The State of Israel faces several severe problems in the socio-economic realm: high levels of poverty and income inequality, and economic growth rates that are low – in relative terms – compared to leading developed nations. These problems are connected in many areas and in particular in the area of education.
Economic growth is accompanied by a steady and continuous process of structural change. As a result, the demand for educated and skilled workers increases while the relative demand for unskilled labor declines. As long as comprehensive measures to reduce the supply of uneducated and unskilled labor are not implemented, these workers will find it difficult to find employment and their wages will suffer. This will in turn have severe consequences for poverty and inequality.
Figure 1 (from the Taub Center’s State of the Nation Report: Society, Economy and Policy 2009) shows the relationship between education, employment and income for 2008 among individuals between the ages of 25 and 54. The higher the level of education, the lower the rate of non-employment and the higher the income.
This relationship has been becoming much more pronounced over time, as is evident from Figure 2. The graph shows the average rate of non-employment within low-education groups among prime-working age men aged 35-54 from 1970 through 2008. Four decades ago, the percentage point differences in non-employment rates among the various education levels were very small compared to today. Non-employment was less than 10 percent for all groups.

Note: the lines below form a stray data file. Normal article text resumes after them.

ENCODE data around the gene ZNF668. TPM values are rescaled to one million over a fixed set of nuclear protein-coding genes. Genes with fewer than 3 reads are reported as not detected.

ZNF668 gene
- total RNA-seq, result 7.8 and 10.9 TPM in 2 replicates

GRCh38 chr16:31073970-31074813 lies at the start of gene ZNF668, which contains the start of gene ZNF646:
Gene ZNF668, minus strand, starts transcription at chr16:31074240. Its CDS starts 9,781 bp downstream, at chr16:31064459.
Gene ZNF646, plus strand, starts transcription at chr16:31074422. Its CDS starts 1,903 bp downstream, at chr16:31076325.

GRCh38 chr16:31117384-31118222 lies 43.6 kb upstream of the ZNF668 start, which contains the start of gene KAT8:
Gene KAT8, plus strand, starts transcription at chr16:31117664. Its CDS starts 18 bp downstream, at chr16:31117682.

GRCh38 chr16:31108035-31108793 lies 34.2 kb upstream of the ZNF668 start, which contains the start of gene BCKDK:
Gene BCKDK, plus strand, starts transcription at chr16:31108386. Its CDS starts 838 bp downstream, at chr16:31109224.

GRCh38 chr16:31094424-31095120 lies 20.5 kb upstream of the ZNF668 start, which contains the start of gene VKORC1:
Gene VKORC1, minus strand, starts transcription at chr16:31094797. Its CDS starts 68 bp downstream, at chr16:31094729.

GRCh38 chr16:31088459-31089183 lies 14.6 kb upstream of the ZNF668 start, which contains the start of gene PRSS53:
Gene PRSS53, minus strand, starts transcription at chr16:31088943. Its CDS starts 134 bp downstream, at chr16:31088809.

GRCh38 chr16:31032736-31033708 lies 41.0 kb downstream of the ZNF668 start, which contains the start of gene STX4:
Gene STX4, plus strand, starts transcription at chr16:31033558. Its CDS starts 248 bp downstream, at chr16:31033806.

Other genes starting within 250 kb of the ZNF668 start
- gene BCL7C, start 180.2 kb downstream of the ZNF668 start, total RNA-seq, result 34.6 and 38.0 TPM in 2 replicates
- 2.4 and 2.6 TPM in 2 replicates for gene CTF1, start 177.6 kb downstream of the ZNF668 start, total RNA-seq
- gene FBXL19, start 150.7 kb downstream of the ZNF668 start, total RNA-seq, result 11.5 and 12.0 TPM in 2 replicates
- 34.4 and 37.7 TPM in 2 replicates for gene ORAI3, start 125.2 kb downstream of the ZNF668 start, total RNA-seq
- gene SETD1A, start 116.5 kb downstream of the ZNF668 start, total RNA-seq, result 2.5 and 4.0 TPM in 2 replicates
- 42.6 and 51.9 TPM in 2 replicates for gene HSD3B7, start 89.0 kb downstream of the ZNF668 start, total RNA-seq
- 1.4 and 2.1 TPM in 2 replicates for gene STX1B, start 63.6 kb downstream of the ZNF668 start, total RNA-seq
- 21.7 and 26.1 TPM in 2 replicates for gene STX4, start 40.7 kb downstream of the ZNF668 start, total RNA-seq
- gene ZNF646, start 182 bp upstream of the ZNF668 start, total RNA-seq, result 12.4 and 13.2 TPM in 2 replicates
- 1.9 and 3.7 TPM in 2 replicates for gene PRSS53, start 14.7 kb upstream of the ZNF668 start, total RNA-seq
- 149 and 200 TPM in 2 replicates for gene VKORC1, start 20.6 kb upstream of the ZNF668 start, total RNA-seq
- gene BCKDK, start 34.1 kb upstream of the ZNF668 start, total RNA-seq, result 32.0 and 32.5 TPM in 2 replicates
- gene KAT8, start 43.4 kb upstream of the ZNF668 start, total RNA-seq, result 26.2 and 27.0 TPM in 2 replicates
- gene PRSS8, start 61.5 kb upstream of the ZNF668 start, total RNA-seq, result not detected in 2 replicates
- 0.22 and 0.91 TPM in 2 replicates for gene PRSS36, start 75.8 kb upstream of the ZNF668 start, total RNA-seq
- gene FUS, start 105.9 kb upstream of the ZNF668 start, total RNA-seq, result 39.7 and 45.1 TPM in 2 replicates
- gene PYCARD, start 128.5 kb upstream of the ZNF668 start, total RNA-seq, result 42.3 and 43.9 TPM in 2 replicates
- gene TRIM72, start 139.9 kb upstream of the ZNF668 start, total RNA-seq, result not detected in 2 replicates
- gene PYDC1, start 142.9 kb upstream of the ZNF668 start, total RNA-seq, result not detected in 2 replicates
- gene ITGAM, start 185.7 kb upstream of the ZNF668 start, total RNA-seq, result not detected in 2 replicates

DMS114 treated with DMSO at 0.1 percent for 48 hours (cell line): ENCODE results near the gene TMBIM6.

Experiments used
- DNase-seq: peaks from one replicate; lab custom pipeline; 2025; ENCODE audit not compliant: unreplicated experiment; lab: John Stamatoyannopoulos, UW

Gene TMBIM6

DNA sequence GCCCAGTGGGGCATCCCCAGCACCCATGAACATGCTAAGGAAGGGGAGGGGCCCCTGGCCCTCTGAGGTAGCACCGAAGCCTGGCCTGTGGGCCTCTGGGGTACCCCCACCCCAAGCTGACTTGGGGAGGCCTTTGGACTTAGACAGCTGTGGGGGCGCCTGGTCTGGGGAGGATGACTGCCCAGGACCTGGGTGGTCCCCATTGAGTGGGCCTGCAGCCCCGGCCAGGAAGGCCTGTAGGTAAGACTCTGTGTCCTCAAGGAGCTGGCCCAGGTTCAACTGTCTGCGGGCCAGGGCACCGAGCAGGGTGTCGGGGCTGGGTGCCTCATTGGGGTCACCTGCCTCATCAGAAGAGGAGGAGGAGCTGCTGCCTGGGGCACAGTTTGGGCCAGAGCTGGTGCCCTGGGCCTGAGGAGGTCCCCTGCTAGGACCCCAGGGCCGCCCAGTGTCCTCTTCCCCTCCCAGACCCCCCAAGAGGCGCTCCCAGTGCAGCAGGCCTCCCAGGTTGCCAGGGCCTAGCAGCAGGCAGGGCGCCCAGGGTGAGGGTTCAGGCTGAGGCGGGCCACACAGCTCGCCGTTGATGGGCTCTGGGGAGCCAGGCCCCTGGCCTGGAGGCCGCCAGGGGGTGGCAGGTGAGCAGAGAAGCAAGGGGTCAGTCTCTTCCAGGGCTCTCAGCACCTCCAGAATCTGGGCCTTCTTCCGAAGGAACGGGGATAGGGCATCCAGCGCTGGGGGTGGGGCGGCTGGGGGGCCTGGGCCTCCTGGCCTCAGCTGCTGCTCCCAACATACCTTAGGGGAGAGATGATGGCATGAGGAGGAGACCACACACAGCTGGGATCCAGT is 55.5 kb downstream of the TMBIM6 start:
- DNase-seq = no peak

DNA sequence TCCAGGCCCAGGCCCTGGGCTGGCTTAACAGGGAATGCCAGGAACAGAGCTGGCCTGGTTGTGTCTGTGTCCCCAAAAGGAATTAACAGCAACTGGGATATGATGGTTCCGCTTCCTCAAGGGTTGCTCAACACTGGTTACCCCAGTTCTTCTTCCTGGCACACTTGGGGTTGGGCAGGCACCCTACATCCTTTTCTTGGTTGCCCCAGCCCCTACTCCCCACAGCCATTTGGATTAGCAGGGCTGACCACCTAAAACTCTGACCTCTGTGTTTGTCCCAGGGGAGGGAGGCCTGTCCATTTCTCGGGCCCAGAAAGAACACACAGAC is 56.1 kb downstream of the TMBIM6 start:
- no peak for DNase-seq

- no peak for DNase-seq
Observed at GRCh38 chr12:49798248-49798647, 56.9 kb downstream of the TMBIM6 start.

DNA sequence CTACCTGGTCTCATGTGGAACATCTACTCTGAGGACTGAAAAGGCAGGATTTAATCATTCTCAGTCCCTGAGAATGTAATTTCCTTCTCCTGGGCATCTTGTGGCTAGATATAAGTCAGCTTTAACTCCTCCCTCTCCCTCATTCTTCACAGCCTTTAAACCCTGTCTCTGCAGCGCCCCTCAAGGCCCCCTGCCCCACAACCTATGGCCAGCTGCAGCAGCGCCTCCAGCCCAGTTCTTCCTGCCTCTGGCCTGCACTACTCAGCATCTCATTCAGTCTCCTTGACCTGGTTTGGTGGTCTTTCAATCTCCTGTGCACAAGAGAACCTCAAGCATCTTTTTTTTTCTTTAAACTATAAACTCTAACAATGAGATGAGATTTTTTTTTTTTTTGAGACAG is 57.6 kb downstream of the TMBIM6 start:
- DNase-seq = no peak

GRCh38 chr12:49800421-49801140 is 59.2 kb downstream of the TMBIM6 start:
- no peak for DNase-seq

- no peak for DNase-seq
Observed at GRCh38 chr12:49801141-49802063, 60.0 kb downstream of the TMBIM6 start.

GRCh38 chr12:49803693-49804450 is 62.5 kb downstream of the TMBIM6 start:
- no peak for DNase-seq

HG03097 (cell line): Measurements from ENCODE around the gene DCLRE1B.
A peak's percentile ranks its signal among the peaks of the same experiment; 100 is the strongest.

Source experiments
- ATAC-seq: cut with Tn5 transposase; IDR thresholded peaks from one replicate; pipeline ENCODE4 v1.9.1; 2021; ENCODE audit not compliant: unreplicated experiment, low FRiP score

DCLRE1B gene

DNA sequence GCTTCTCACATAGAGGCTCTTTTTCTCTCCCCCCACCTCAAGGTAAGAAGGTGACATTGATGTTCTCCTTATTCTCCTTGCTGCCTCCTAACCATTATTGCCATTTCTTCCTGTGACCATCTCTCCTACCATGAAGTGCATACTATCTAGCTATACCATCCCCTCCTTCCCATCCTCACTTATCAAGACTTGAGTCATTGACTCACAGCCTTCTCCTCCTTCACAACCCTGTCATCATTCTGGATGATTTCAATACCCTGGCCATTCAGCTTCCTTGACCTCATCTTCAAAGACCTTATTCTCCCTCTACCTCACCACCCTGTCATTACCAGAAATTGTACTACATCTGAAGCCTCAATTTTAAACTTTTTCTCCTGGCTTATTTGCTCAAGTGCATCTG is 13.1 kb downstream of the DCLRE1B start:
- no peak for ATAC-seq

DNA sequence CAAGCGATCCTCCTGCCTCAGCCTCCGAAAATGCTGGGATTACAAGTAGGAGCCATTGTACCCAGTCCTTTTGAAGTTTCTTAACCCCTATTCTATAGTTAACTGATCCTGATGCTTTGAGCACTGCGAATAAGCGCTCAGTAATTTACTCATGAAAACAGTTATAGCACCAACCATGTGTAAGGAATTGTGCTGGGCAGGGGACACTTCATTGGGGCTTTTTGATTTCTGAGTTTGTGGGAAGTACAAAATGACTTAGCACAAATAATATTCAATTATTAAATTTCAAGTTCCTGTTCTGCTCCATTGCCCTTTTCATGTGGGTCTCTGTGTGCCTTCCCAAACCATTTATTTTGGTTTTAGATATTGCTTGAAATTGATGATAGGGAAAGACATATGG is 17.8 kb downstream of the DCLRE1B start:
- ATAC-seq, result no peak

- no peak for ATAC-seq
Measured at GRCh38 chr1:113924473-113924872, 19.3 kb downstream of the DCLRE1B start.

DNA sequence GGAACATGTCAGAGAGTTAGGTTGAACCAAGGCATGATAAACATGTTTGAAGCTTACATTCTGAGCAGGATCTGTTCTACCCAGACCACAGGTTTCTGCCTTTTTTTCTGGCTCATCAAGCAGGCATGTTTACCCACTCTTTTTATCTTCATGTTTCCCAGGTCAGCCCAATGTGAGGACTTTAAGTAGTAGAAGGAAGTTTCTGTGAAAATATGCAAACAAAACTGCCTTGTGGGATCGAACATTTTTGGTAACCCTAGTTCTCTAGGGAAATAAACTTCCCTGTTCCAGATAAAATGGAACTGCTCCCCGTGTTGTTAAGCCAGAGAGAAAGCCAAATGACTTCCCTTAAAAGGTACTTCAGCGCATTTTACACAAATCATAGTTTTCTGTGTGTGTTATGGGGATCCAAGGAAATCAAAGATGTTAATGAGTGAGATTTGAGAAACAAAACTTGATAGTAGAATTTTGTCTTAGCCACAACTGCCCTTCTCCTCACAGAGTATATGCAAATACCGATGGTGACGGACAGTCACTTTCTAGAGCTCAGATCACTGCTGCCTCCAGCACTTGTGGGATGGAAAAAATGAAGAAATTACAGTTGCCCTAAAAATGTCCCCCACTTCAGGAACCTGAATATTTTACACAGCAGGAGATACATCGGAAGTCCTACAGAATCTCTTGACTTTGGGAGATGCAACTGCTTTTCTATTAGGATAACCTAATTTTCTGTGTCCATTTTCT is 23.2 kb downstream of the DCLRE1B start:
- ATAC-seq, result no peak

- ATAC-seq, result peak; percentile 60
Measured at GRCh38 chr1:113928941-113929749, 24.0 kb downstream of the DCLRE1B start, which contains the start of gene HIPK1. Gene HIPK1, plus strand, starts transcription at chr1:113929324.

Since then, non-employment rates among men with only 1-4 years of schooling have exhibited a five-fold increase, reaching approximately 50 percent today. There was also a significant increase in non-employment among men with 5-8 years of study, although their rates of non-employment still remained below those with 1-4 years of study. The increase in non-employment becomes more moderate as the level of education increases. The lowest rates of non-employment are among those with 16+ years of study (generally people with an academic degree). In contrast with the other education groups, average rates of non-employment in the 16+ group have not increased since the mid-1990s.
A nation seeking to reduce rates of poverty and inequality at their source must increase the level of education among its population. A person whose education is upgraded will have better prospects of finding employment and of obtaining a higher income – and reduced chances of living in poverty. As more and more individuals upgrade their education, there will be less competition for jobs among those who remain less educated, and they too will find that their prospects of garning employment and raising their incomes have improved. As in other countries, the economic growth process and the increasing demand for educated workers guarantees a positive return to education even when the educated population in the economy grows.
While complementary stimulatory measures – such as a negative income tax for low-income workers and a tax on employment of foreign workers – can make a non-negligible contribution toward improving employment and wages among Israelis, only comprehensive policies dealing with the problem sources, including upgrading levels of education and skills in Israel, can bring about substantial changes in Israel’s long-term trends of poverty, inequality and economic growth.